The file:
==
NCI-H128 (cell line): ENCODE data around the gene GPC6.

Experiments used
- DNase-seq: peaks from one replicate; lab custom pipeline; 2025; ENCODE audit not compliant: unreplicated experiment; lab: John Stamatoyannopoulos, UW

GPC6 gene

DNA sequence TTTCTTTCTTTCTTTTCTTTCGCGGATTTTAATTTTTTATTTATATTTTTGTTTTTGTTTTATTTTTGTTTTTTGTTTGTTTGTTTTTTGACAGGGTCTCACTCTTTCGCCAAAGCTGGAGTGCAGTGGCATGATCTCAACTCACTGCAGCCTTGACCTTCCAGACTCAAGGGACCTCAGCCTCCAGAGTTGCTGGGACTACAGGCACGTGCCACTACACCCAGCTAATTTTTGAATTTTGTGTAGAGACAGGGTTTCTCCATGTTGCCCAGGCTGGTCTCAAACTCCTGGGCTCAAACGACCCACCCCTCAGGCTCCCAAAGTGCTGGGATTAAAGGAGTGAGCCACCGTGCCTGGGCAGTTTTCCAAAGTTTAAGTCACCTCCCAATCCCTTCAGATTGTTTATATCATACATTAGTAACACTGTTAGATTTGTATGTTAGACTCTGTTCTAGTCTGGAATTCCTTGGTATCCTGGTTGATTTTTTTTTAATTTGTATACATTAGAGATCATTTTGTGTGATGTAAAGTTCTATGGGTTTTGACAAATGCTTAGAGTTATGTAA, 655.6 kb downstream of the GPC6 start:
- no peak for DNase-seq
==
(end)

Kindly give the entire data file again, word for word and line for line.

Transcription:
NCI-H128 (cell line): ENCODE data around the gene GPC6.

Experiments used
- DNase-seq: peaks from one replicate; lab custom pipeline; 2025; ENCODE audit not compliant: unreplicated experiment; lab: John Stamatoyannopoulos, UW

GPC6 gene

DNA sequence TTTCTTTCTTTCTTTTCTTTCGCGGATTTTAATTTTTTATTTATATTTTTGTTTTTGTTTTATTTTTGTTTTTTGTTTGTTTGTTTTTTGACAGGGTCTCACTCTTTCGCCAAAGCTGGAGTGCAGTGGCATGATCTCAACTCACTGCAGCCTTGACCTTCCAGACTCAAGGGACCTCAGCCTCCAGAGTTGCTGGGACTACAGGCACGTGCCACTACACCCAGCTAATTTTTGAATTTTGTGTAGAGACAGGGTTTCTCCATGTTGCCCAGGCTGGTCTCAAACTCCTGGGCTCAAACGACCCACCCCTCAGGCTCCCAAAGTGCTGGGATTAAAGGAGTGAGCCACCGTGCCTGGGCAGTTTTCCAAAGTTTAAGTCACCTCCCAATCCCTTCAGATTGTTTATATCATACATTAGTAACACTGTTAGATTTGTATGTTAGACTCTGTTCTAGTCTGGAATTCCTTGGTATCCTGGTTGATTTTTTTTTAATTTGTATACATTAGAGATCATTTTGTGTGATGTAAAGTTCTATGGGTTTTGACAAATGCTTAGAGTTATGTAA, 655.6 kb downstream of the GPC6 start:
- no peak for DNase-seq